Euro’s Fate Still in the Balance
The fate of Europe still hangs in the balance as Germany awaits a ruling on the legality of a permanent bailout mechanism and infighting continues in Greece’s coalition government over budget cuts. A Federal Constitutional Court will rule on Wednesday on whether it is legal for Germany to contribute to a €500 billion rescue fund created to help European nations out of their debt woes. Because Germany would be the largest contributor to the fund, this would deal a serious blow to the bond-purchasing plan the European Central Bank announced last week, as the central bank’s program depends on the existence of the European Stability Mechanism (ESM), as the permanent rescue fund is known. Meanwhile in Greece, the government hasn’t been able to resolve internal disagreements on an extra €11.5 billion in spending cuts recommended by the “troika,” the group of observers from the European Union, the ECB, and the International Monetary Fund. Greece’s inability to comply could jeopardize the payment of the next tranche of its bailout package. This could result in Greece’s departure from the Eurozone, which would increase instability in the region. German weekly news magazine Der Spiegel reported today that German Chancellor Angela Merkel wants to avoid a Greek exit from the euro, or “Grexit,” as she fears that it would cause a domino effect, with other nations leaving the monetary union.
Somalia Elects Opposition Leader in Presidential Election
Somali lawmakers today elected Hassan Sheikh Mohamud, the former leader of the opposition, as the nation’s new president in the first secret ballot election held in Mogadishu since 1986. This poll is the latest step to end decades of war in the country. The newly elected president is an academic with a history of civic activism and a focus on peace and development. In 2011, he created the Peace and Development Party, which he still chairs. He won in the second round of the election with 190 votes, against 79 for the incumbent, Sheikh Sharif Sheikh Ahmed. Since 1991, the country has been torn by civil war and sectarian strife as clan warlords and Islamic groups vied for control of the territory. The group Al Shabab, which has recently formed an alliance with Al Qaeda, is still active in certain parts of the nation, although it was driven out of Somalia’s capital Mogadishu last year.
Chicago’s First Teachers Strike in 25 Years Closes City Schools
Chicago’s first teachers strike in 25 years started today, after negotiations between public schools and teachers’ unions fell through late Sunday night. The picket lines closed schools across the city, forcing the parents of 350,000 students to find other activities for them, or scramble for childcare. Chicago Mayor Rahm Emanuel, who is also President Obama’s former chief of staff, is a proponent of education reforms that would reward teachers on how well their students do at standardized tests. Such reforms would include firing the worst teachers, closing schools that fail, and weakening the unions. Critics worry that these measures will turn schools into test bootcamps, and that the effort will redirect much-needed public funds into the the hands of privately run schools (so-called “chartered schools”). Teachers in Chicago are asking for better work conditions, smaller classes, better food for the students, but also higher wages, improved benefits, and higher job security.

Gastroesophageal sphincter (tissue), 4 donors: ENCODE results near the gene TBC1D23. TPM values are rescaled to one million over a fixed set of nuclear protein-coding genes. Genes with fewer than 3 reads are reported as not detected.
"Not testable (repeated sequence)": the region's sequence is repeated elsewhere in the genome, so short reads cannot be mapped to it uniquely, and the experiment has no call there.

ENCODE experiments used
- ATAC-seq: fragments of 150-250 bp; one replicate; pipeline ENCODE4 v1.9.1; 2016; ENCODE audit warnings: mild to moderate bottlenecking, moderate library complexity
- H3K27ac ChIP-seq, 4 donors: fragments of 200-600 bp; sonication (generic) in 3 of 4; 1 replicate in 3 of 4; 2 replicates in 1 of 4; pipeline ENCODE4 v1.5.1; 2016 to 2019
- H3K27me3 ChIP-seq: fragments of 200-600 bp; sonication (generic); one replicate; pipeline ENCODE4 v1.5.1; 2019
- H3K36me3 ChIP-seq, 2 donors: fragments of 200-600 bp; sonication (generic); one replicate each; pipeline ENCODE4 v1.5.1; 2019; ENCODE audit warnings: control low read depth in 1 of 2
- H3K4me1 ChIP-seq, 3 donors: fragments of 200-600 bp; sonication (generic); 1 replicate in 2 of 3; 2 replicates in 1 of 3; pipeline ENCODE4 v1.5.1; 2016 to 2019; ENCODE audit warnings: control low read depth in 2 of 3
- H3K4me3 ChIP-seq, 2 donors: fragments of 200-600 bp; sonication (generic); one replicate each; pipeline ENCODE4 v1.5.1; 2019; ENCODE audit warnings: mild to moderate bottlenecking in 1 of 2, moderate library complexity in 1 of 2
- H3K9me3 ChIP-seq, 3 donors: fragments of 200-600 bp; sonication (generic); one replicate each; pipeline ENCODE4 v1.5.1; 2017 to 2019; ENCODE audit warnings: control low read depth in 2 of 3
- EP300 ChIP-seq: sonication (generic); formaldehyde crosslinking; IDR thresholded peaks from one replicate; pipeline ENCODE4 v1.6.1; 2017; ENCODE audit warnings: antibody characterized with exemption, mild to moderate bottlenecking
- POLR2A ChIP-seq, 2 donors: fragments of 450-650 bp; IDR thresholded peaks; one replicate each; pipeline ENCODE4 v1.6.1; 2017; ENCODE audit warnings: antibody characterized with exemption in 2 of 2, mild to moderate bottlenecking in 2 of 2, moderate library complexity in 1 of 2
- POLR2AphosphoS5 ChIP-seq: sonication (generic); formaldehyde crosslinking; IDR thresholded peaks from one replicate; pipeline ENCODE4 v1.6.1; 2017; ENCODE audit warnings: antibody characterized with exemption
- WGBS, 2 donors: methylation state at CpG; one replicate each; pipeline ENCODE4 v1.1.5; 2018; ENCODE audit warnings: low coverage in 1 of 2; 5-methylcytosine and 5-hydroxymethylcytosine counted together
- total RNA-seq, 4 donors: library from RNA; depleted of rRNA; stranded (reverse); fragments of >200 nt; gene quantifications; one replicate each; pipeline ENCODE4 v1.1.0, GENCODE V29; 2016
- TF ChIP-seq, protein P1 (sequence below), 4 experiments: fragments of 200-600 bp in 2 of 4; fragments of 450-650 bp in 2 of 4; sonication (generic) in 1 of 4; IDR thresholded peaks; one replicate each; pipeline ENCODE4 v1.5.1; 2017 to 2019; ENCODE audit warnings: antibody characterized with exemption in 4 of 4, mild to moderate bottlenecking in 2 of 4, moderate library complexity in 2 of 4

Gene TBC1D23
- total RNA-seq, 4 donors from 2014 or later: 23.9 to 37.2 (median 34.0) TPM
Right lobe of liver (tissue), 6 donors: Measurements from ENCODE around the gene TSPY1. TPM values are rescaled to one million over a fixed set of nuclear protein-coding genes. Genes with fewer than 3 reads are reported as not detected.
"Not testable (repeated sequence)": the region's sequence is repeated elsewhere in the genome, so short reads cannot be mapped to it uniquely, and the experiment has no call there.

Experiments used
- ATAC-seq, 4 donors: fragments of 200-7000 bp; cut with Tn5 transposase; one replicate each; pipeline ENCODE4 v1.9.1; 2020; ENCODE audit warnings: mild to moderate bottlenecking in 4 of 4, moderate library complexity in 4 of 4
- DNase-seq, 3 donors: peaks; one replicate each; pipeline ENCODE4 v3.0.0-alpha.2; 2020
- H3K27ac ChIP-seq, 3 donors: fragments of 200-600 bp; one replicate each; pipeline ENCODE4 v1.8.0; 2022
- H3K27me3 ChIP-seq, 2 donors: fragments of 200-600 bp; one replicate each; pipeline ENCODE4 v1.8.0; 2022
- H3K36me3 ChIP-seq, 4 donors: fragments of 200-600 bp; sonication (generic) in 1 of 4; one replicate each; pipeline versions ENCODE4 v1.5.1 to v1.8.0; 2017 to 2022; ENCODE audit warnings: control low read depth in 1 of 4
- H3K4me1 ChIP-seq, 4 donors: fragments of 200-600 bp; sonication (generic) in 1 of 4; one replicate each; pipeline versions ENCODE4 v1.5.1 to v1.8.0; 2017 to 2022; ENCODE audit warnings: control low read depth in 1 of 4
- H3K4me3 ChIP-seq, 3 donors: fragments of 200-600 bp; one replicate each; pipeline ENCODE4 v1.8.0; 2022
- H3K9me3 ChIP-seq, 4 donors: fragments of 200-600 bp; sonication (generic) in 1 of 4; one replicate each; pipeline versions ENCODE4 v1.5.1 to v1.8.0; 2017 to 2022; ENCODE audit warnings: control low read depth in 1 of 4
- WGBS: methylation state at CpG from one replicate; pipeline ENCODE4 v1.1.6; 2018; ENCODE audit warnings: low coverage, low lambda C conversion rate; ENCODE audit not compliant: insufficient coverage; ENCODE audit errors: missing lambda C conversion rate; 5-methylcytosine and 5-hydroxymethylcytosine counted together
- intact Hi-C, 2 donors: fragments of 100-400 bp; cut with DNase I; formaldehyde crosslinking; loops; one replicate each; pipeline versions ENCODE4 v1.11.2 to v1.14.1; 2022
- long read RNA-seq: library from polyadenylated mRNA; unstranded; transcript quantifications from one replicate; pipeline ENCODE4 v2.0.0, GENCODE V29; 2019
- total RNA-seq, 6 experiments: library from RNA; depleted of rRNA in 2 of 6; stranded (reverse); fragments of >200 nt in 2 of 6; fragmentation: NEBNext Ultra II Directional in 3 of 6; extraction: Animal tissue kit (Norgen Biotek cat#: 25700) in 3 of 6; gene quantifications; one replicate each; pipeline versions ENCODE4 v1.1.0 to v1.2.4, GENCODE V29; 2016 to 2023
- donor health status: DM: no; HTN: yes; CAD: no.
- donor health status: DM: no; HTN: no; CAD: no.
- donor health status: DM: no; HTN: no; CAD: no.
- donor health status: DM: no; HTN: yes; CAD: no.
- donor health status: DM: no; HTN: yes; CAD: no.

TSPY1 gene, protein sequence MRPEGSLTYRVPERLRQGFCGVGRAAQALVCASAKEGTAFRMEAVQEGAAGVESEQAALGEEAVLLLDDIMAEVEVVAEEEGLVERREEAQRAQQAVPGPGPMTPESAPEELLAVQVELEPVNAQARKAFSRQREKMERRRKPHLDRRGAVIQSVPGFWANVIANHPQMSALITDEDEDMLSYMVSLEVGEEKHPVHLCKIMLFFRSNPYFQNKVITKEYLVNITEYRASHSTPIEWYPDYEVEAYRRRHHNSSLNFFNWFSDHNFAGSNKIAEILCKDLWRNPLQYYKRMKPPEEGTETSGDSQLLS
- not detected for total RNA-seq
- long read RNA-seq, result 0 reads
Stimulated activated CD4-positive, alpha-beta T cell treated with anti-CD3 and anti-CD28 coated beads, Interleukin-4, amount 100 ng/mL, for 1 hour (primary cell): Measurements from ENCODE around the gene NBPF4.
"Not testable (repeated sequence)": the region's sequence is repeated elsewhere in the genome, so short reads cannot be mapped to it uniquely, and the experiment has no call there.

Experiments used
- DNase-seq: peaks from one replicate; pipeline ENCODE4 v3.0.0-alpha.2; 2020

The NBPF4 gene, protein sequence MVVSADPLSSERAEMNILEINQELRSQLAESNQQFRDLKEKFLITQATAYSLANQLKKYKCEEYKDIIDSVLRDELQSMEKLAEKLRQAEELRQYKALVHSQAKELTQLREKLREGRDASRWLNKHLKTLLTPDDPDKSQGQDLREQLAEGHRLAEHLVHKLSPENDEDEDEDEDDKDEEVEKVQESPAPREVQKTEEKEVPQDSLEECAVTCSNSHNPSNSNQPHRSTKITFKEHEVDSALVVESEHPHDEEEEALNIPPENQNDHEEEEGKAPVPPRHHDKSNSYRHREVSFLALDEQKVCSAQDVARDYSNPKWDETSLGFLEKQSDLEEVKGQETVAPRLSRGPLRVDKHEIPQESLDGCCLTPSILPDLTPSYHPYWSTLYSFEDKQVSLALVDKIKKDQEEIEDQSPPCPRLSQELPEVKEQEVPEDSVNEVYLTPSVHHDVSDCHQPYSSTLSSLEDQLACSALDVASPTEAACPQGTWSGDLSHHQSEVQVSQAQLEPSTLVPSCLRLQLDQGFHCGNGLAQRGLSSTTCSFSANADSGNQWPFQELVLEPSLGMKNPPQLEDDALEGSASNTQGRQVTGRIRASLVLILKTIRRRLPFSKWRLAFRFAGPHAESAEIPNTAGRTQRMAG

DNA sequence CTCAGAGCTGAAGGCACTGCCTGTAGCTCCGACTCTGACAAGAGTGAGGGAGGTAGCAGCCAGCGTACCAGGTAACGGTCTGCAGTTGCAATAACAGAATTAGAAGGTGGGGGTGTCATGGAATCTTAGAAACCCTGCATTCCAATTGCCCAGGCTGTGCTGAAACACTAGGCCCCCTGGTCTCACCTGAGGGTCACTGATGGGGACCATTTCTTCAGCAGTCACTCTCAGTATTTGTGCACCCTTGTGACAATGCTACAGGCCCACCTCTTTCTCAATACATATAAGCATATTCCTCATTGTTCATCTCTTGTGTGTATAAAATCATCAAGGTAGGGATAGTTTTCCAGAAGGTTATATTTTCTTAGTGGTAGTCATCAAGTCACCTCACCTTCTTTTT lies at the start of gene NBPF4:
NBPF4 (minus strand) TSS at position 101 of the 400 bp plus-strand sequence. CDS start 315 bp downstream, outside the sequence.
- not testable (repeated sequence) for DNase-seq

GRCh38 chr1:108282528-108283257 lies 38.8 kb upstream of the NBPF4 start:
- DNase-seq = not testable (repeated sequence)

Syria: U.N. Envoy Brahimi Begins Peace Mission
United Nations Peace Envoy to Syria Lakhdar Brahimi said today he is facing a “very difficult mission” in the war-torn country. He spoke in Egypt’s capital Cairo, where he met with Arab League Secretary General Nabil al-Arabi. Brahimi announced he will go to Syria in a few days and talk to representatives of the civil society as well as officials, both in the capital Damascus and outside. ”I am at the service of the Syrian people alone,” Brahimi said. Meanwhile, violence continued in Syria, where the government forces launched an attack on Damascus over the weekend, causing tens of thousands of people to flee. U.S. Secretary of State Hillary Clinton, during a visit to Russia, failed to convince President Vladimir Putin and Foreign Minister Sergei Lavrov to support a sanction-backed resolution at the U.N. Security Council. “We haven’t seen eye-to-eye with Russia on Syria,” Clinton said. “That may continue. And if it does continue, then we will work with likeminded states to support the Syrian opposition to hasten the day when Assad falls, and to help prepare Syria for a democratic future and help it get back on its feet again.”
Romney Says He Would Keep Parts of ‘Obamacare’
U.S. Republican Presidential Candidate Mitt Romney softened his stance on the Patient Protection and Affordable Care Act, also known as “Obamacare.” Romney, who said for months he will repeal it if elected, explained yesterday in an interview with NBC’s Meet the Press that he would keep certain elements of the health care reform, suggesting a willingness to enter bipartisan deals. “There are a number of things that I like in health care reform that I’m going to put in place,” Romney said. “One is to make sure that those with pre-existing conditions can get coverage.” Romney also said he would keep the provision whereby young adults are allowed to stay on their parents’ insurance plan for longer. He praised U.S. President Barack Obama for ordering to kill Osama bin Laden, although he also criticized Obama’s handling of the economy.